Getting Laid-Off May Lead to Early Death -- But There Are Ways to Cushion the Severe Health Impact of Job Loss
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"There is a fair amount of evidence that expecting a major stressor is often worse than the actual occurrence of the stressor," he says. "My understanding is people who lose their jobs and get new ones pretty quickly don't show many of these effects. That's consistent with what we know about stress in general. Generally, the longer the stressor lasts, the greater the risk you are under for various diseases."
Cohen reports there are "two general pathways linking stress to disease-related outcomes. One is the behavioral pathway. We know that under stress, people smoke more, drink more. They don't sleep as well. They don't exercise. They have poorer diets. All of these things can put people at greater risk of disease.
"The other is the physiological pathway. There is considerable evidence that under chronic stress, the immune system does not work the way it should. There's evidence for underresponsivity, where the immune system does not respond adequately to challenges and also for overresponsivitity."
What's the problem with an overly vigilant immune system? In many cases, the body's response to a perceived threat is what causes the symptoms we associate with a disease. "In cold studies, we find people who are under chronic stress, when we expose them to a virus, they're more likely to get sick," Cohen says. "They're producing much more pro-inflammatory cytokine, which is what produces the symptoms of colds."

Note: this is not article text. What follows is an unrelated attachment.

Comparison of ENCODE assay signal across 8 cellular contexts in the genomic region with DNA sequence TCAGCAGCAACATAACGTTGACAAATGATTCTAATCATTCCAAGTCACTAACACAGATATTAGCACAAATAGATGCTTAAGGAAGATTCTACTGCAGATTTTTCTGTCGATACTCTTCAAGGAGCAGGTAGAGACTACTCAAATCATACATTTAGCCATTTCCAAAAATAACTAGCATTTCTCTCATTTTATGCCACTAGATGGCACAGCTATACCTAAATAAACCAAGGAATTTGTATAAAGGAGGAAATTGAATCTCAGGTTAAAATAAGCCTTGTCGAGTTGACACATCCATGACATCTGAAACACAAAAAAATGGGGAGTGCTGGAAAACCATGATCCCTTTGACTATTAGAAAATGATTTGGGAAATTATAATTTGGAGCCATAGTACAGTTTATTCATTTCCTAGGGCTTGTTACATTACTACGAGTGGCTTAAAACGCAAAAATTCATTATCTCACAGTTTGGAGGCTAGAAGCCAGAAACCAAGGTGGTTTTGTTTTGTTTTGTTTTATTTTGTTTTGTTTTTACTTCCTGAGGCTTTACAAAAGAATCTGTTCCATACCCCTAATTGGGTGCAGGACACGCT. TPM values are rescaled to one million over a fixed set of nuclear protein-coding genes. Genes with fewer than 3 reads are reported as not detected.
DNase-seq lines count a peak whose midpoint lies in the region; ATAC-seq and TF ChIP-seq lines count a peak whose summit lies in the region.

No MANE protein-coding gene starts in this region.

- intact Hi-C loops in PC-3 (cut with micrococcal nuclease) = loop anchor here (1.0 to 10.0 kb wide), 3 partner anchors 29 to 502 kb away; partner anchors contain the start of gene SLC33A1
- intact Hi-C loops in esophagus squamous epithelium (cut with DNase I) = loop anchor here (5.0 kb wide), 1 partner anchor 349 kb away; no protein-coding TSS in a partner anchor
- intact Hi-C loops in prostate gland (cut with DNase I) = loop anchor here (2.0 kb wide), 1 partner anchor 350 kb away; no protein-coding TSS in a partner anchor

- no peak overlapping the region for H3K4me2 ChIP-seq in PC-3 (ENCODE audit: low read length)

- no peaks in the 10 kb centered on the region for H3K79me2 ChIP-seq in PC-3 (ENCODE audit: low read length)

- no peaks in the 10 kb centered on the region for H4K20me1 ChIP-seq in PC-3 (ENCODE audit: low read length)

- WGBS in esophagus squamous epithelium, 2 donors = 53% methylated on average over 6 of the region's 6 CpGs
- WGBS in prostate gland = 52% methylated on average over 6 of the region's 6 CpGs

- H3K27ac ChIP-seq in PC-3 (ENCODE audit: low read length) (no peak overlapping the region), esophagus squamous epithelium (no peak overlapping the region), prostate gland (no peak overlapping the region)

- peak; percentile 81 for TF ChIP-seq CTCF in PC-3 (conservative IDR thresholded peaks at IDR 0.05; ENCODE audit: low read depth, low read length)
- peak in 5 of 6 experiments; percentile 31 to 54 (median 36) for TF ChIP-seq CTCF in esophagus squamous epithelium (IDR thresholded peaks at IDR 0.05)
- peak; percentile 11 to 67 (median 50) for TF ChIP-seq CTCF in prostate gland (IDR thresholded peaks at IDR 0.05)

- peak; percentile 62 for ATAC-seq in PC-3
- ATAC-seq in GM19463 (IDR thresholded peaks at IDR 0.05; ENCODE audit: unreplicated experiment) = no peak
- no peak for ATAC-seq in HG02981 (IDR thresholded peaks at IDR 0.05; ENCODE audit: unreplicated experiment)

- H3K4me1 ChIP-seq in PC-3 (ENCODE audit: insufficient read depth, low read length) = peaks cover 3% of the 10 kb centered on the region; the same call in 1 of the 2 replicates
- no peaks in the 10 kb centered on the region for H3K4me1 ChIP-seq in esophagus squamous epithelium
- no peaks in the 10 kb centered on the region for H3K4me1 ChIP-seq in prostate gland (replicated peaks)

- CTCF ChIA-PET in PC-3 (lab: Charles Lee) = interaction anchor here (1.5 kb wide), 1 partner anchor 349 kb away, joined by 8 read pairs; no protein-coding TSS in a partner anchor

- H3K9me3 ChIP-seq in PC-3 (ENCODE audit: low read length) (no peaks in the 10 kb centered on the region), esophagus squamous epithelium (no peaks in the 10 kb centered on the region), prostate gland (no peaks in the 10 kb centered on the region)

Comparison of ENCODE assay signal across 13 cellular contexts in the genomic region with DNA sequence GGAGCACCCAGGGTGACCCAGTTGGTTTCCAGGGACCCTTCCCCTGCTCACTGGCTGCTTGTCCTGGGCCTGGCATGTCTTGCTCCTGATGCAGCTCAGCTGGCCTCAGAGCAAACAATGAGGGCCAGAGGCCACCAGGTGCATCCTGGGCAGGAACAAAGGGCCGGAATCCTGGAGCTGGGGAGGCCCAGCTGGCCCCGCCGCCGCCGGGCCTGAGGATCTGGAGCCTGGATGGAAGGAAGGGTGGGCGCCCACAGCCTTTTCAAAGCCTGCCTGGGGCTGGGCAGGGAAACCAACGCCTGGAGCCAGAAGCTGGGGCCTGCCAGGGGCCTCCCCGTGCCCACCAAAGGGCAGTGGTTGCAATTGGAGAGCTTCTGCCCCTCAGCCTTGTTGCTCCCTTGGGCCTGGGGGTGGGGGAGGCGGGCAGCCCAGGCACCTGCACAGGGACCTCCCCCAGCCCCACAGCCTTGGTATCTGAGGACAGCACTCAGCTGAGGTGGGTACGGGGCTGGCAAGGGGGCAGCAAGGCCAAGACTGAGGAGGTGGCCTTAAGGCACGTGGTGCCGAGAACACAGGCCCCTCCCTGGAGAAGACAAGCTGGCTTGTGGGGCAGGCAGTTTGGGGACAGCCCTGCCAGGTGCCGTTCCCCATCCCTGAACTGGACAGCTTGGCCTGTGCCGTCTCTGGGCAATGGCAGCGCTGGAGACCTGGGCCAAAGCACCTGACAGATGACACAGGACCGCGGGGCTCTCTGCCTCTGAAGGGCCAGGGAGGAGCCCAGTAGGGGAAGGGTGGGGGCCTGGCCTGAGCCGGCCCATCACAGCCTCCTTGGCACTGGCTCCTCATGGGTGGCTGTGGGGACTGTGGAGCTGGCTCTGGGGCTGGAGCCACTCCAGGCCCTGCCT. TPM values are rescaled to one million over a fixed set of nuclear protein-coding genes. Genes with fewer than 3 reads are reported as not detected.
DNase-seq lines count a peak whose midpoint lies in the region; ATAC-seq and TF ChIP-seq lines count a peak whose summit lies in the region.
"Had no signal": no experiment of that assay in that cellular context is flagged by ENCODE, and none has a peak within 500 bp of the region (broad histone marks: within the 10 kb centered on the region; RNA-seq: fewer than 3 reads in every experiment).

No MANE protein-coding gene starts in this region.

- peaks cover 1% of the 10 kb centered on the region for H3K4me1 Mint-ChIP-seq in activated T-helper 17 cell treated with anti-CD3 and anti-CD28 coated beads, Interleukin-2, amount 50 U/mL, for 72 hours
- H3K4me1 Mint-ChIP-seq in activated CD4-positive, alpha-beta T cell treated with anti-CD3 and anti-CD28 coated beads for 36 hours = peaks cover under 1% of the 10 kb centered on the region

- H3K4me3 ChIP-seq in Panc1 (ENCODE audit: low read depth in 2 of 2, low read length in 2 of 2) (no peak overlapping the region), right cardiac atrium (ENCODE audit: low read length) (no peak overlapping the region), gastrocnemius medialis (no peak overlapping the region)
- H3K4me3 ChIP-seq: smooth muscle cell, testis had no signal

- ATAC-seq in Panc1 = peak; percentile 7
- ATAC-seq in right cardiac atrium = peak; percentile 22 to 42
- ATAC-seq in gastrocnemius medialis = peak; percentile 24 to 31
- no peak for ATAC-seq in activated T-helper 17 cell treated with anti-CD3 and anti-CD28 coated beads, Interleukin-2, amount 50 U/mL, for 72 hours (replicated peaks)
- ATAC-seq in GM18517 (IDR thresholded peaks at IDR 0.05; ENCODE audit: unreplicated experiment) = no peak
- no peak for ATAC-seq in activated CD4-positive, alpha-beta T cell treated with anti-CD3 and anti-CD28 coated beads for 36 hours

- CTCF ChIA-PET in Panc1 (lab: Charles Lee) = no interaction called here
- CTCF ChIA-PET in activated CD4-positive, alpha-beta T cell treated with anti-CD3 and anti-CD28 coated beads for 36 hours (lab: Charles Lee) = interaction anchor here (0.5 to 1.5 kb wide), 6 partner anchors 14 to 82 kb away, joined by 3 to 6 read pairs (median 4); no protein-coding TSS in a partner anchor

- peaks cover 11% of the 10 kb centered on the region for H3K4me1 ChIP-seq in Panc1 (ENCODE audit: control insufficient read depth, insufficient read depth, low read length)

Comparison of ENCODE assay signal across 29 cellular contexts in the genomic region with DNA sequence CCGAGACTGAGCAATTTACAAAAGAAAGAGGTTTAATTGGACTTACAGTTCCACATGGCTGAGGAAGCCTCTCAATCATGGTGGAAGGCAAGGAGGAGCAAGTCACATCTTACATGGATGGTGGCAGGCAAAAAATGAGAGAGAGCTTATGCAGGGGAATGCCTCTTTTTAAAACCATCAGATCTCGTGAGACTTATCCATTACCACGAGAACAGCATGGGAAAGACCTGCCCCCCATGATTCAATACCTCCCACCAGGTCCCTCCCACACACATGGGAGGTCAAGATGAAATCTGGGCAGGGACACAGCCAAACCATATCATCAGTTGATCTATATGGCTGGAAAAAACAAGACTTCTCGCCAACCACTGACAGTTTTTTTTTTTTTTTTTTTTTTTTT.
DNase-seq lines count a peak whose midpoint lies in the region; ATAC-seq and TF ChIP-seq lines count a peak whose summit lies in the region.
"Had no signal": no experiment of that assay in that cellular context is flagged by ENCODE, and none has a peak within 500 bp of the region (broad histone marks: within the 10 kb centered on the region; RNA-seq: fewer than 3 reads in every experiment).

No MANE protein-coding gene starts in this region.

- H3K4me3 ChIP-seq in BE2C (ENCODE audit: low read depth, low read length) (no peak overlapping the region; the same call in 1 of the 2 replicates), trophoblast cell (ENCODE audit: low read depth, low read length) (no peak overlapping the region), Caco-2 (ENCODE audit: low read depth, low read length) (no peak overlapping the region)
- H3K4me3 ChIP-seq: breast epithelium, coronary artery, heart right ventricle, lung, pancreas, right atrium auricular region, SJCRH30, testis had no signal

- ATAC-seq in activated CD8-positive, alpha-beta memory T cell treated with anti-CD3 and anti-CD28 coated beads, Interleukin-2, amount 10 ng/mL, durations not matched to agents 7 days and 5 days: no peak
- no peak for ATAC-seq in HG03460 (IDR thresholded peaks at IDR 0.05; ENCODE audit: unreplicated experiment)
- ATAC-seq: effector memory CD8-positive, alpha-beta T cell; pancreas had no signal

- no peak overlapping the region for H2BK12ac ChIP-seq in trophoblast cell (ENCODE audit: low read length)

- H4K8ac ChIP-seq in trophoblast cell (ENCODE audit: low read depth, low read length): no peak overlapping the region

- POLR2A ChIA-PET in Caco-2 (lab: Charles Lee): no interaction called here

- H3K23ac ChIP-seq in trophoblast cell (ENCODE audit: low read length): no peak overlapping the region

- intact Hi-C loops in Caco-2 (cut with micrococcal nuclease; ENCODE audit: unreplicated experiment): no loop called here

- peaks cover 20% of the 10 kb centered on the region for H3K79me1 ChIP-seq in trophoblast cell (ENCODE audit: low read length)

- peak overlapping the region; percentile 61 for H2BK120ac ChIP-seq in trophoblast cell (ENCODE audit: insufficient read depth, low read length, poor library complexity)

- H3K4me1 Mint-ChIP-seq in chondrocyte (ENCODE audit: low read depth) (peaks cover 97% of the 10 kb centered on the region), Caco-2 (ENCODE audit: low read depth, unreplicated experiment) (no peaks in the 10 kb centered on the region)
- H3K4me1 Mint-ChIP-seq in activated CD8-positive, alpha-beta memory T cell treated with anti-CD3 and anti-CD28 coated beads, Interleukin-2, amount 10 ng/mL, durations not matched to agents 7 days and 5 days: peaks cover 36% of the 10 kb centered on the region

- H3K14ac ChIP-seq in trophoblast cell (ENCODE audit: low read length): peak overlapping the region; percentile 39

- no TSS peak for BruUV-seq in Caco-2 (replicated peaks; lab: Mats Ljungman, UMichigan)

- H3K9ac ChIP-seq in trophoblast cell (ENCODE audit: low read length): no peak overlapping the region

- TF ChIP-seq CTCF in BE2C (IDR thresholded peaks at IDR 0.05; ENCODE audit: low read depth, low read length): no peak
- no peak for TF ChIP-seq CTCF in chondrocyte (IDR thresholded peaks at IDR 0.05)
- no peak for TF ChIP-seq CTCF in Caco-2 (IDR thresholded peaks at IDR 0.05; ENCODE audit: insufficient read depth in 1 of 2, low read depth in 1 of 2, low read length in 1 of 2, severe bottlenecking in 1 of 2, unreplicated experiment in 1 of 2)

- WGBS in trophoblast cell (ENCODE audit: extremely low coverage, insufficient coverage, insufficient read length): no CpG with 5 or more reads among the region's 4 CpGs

So expect to hear a lot of sneezing in coming months. But Cohen counters that thought with some good news: The fact job anxiety is so widespread could actually dampen its destructive impact.
"A lot of the experience of stress has to do with challenges to your self-esteem -- that feeling you're not accomplishing what you should be able to accomplish," he says. "Being out of work is a stressful event, irrespective of the reason, but it is buffered a bit by the idea that it's the economy that's at fault -- not the fact I'm incompetent."
Cohen doubts there are any simple public-policy solutions to this particular health facet of the current financial crisis. "There are interventions that can influence aspects of stress in people's lives," he says. "But I'm not sure how effective they're going to be for people who are unemployed. The major stressors that put people at risk are the chronic, enduring problems that are engrained in their lives, and they're the ones least susceptible to interventions."
One obvious response is being considered as part of current the health-care debate in Congress: Finding a way to ensure laid-off workers continue to have health insurance. Under the current system, where most people receive health benefits from their employer, laid-off workers are losing coverage precisely at a time when they are at increased risk of disease.
On the other hand, Strully notes, "Making sure people have health insurance won't negate or undo the health consequences of job loss. In my analysis, it doesn't reduce the effect of job loss that much.
"If people are developing health problems as a result of job loss, being able to continue their health care will certainly impact how well they can manage. So it's definitely a good idea (to find a way to make sure the unemployed are covered). But any intervention is going to have to be more broad and holistic."
Meaning what? "Some combination of income protection and helping people cope with stress in a reasonably healthy way is probably the most practical intervention," she says. "There's a lot of research showing social support -- access to supportive, healthy relationships — is really important in how people cope with stressful events.